New England Patriots HOFer Kevin Faulk sees Mac Jones set up for success

FOXBOROUGH, Mass. -- Quick-hit thoughts and notes around the New England Patriots and NFL:

1. Seeing the similarities: Patriots Hall of Famer Kevin Faulk had an up-close look at Mac Jones, the team's hopeful quarterback of the future.

In one respect, he didn't like what he saw. In another, he loved it.

Faulk, who enters his second season as LSU's running backs coach, watched closely from the sideline last December as Jones sizzled in leading Alabama to a 55-17 win against his Tigers in Baton Rouge, Louisiana.

It was the type of performance from Jones (20-of-28 for 385 yards, four TDs, no interceptions) that makes for sleepless nights for an opposing coach, but one that also sparked optimism when Faulk considers a bright future for the only NFL team he played for (1999-2012).

"Very intelligent. Doesn't make too many bad decisions. Understood what the offense was. Understood what he needed to do as the starting quarterback, and I think that will be the same way here," Faulk said of Jones last week on a visit to Massachusetts for an autograph signing. "The situations are similar for him."

Faulk, 45, is like many who follow the Patriots in his interest on how the quarterback picture will develop, beginning with the first training camp practice Wednesday. The Patriots obviously didn't select Jones No. 15 overall with the intention for him to be a backup, so the question is how long veteran Cam Newton can hold him off.

"Very curious, because [Jones] can be very productive in this offense if he is who he is shown and proven to be in college -- the one year he played," Faulk said. "He hadn't played much the previous years, but you could tell from last year that he paid attention."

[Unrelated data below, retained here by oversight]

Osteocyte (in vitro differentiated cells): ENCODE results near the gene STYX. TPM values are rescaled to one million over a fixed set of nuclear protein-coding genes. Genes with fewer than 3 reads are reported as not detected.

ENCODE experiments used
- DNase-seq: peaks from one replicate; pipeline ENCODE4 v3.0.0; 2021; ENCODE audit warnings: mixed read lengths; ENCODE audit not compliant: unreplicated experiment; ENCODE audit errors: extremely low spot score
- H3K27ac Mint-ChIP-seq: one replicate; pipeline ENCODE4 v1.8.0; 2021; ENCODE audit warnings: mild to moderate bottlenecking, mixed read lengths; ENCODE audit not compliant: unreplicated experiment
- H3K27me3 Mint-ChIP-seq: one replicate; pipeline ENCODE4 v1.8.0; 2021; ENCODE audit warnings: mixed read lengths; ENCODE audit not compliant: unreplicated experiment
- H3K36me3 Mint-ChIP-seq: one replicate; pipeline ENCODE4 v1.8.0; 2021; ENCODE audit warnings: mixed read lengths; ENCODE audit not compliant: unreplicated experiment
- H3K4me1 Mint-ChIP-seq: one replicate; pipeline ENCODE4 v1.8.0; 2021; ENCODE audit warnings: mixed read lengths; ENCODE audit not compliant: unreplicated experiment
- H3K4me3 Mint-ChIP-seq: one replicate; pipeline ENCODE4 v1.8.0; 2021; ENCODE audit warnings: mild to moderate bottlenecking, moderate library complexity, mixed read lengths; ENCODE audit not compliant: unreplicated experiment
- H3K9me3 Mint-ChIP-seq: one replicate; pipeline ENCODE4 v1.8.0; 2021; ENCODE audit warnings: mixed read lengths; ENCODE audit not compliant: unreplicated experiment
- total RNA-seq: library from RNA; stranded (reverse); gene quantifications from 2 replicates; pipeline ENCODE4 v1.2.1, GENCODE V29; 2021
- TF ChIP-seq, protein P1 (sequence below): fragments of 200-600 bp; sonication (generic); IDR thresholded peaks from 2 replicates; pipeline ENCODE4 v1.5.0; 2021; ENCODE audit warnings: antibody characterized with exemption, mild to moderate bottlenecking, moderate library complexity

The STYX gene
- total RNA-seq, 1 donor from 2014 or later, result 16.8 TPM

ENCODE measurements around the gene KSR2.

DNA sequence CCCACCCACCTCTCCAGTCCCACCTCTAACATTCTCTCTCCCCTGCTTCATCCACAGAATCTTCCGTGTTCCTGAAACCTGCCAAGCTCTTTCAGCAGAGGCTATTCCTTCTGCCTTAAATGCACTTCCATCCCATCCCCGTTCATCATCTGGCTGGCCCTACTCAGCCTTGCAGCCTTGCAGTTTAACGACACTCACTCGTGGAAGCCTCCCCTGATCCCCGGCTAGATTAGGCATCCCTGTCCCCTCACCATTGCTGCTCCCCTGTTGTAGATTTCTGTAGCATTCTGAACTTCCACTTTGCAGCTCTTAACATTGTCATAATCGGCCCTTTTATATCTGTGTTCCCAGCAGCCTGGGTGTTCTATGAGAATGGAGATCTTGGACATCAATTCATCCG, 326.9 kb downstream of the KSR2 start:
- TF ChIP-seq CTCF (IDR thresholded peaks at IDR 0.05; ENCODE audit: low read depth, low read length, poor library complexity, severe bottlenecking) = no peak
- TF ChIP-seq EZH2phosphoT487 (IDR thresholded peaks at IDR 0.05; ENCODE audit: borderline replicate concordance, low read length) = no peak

Faulk also took note of the Patriots' second-round pick, Alabama defensive tackle Christian Barmore, who was a handful for LSU to block.

"Can't wait to see what he does. Very disruptive in the SEC, and we always say the SEC is a step below the NFL," he said.

Faulk and LSU are looking to rebound from a 5-5 campaign in 2020, and when he was in LSU's weight room last week, he chopped it up with new Patriots defensive tackle Davon Godchaux, a former Tiger using the college's facilities.

Faulk, who played four seasons with the Tigers (1995-98), said he takes pride in seeing LSU alumni land with his former NFL team.

So it's no surprise that one of the first things he did upon his arrival to town last week was visit Patriots headquarters, specifically to pick up some new gear from the team's Pro Shop.

"Felt like home when I got there," he said.

2. Vaccination rate: One of the most popular questions from followers is where the Patriots stand with vaccinations, and if they have reached the 85% threshold for players. There are likely to be competitive advantages to being at 85%, such as affecting how teams can meet. The NFL also informed clubs that there are notable consequences for teams that lag with vaccinations. The Patriots, as is often the case with health-related topics, are not divulging their vaccination information publicly, but the sense I get is they are within striking distance -- if not already there.

3. Gilmore's next step: The most significant Patriots news from past week was cornerback Stephon Gilmore reporting with rehabbing players Thursday after skipping June's mandatory minicamp. That eliminated the possibility of a holdout, which was a long shot anyway because it could have led to up to $50,000 in daily fines. Gilmore, who is still recovering from a partially torn quad, is opening camp on the physically unable to perform list. As for what his arrival means going forward, my thought is it was a necessary initial step toward a possible contract compromise. It would have been hard to imagine the Patriots getting to that point without having Gilmore in-house first.